I’VE tried all week to understand the motivation behind Bufumbira East MP Eddie Kwizera’s suggestion that Uganda raises the retirement age for some positions – from 70 to 75 in the case of the Chief Justice and other judicial officers.
Kwizera confirmed it on television, and said he didn’t have an actual Private Member’s Bill, but had done “some research” into this and thought it serious enough to warrant legislation.
Fighting off a deep urge to describe Kwizera using very unparliamentary language, and ignoring the idea that the MP might have suffered some mental trauma that impinged on his rationality, I did a little ‘research’ into his announcement.
It turns out that Kwizera is not as bad as he first appeared; in fact, by beginning this ‘Raise Retirement Age’ conversation, he is carrying out a major requirement of bringing a successful Private Member’s Bill – more research.
The process is simple, yet designed to avoid having tax-payers time and money wasted pursuing Bills motivated by, for instance, heavy drinking, insanity or plain stupidity: a Member of Parliament gets an idea for a bill, goes to the technical offices of the Parliamentary Commission (Legal and Research, mostly) for help, and the first thing required is research into the idea. It could be a whim, as Kwizera’s appeared to be, that would require fleshing out to find reason; or a terribly bad idea in need of outright rejection voiced in polite language as the employees of the Parliamentary Commission should be well-schooled and practised in, so that the MP isn’t offended or made to feel silly.
Thereafter, a draft is put together for the MP to move a motion on the floor seeking leave to introduce the Bill; and it is crucial, at this point, for the House to debate the proposed draft Bill thoroughly. For government Bills, the equivalent process would be the Cabinet meeting that vets a government Bill before it is brought to Parliament. The debate must be informed, serious and thorough, conducted by sober minds working in the best interests of the nation and its people.
This is a critical stage in the life of a Private Member’s Bill, and in the lives of everyone who is not yet 70, or 69, or 68 (continue till 60).
That’s why I called up my MP this week and wrote to officially tell him I was against the idea of increasing the retirement age of anyone in Uganda – and that’s deputy Attorney General Freddie Ruhindi, so I am quite certain he will be in the House and alert on that day (no snide remarks, please!) The rest of you who, like me, think Kwizera’s idea is selfish, ill-founded, retrogressive, backward, inward-looking and unpatriotic, please ensure your MP is in the House and alert on the day Kwizera’s draft Bill is put on the Order Paper.
If, God forbid, Kwizera’s motion carries the day, then the Bill will be sent to the Government Printer and gazetted.
Then, it will go through the First Reading, and get sent to the relevant Committee (maybe Legal & Parliamentary Affairs), for scrutiny and for stakeholders such as you and I to be consulted. But the Committee cannot crush it. It can make suggestions for amendments and will compile a report to be taken to the House for debate along with the main points of the Bill.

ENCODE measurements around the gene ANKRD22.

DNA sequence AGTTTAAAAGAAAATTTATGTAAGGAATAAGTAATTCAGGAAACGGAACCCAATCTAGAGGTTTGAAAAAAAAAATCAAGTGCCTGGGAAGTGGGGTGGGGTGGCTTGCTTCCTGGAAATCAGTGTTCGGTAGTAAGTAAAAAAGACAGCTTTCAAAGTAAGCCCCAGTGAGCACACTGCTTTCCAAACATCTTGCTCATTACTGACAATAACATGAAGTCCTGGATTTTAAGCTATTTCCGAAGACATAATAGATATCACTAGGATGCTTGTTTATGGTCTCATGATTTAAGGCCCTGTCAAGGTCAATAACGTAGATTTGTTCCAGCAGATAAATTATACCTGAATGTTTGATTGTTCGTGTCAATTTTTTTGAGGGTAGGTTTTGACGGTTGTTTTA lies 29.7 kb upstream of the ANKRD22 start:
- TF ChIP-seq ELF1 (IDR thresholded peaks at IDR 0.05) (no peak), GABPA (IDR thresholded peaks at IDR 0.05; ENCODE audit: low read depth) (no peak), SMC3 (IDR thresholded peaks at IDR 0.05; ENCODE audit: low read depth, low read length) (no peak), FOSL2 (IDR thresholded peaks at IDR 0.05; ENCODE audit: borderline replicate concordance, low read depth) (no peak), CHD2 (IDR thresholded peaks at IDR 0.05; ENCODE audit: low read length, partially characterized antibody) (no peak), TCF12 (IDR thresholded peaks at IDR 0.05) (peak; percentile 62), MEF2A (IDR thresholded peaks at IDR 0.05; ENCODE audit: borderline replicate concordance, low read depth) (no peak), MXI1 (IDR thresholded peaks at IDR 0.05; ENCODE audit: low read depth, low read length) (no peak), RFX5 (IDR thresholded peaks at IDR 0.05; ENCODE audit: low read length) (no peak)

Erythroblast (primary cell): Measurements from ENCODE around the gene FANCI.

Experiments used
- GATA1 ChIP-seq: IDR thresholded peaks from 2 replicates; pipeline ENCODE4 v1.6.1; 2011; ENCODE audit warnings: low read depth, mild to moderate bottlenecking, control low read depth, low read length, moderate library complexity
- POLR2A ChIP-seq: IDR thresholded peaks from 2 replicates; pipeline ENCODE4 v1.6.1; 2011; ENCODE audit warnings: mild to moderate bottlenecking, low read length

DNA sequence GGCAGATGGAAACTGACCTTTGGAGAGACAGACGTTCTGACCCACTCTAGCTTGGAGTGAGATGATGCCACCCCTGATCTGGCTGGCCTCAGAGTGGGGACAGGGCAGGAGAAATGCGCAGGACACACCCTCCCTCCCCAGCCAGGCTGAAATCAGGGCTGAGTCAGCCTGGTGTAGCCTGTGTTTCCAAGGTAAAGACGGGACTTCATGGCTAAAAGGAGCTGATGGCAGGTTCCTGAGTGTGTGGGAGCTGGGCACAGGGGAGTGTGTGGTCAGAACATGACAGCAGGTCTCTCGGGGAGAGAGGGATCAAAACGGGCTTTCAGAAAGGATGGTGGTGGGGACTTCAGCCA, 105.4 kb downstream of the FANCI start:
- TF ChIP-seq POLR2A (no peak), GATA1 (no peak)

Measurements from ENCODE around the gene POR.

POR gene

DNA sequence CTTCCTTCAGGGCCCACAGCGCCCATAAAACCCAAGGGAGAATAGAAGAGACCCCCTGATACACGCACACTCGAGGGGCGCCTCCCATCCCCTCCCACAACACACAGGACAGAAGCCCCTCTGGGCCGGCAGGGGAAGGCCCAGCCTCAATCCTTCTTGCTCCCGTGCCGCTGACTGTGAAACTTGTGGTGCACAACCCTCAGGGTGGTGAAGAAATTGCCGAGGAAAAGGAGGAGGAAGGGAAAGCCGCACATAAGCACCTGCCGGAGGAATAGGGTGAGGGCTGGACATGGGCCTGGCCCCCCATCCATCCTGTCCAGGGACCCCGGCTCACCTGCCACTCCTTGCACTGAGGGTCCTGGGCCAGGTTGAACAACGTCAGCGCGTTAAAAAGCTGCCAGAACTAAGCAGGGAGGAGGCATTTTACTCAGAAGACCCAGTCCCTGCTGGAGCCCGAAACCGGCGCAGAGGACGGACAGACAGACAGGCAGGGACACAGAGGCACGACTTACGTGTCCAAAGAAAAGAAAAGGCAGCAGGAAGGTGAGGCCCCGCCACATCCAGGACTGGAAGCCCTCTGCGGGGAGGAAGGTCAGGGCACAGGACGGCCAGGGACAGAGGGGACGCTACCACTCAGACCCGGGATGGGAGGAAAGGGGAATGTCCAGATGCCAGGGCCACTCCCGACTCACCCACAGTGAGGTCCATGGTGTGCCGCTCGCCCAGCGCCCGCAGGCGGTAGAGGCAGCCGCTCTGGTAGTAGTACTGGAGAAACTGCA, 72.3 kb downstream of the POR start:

But the Committee can’t reject the Bill.
Thereafter, the Bill will go back to the House to complete the process, and the rest is our future, being controlled by our past.
I haven’t read Kwizera’s research but in this age when the entire globe is grappling with youth discontent and widened gaps between rich and poor, I disagree with the principles he suggests. Yes – some people are still useful and capable of working and have accumulated a lot of experience and knowledge at 70.
But they should be allowed to retire so they write books for the following generations to read and learn from. They should leave the low-paying government service to set up high-charging consultancy practices for those of us with means to pay for – after all, they have gathered so much experience and knowledge!
After working so hard for so long in service of the public, our 70-plus grandparents should be allowed to rest and enjoy the fruits of their long years of sacrifice, served by their energetic and very numerous grandchildren, who are 70% of Uganda’s population!
Plus, as tax-payers we need to have as many professionals and public servants working for us as possible; it stands to reason that with the little money we have available to us we are better off employing cheaper employees to cover the entire country.
And practically speaking, it’s easier for unencumbered young fellows to be sent out to Nakapiripirit and Bufumbira East to work long hours for public benefit than it is to send 70-year olds who have children with children and God-knows what other worries.
Kwizera should research into the ENTIRE picture, not just bits of it –put together all the elements: education, training, public service remuneration, succession planning and pensions, and THEN come up with an idea.
He could also get a group of highly-knowledgeable, useful 70-plus people to help with that research.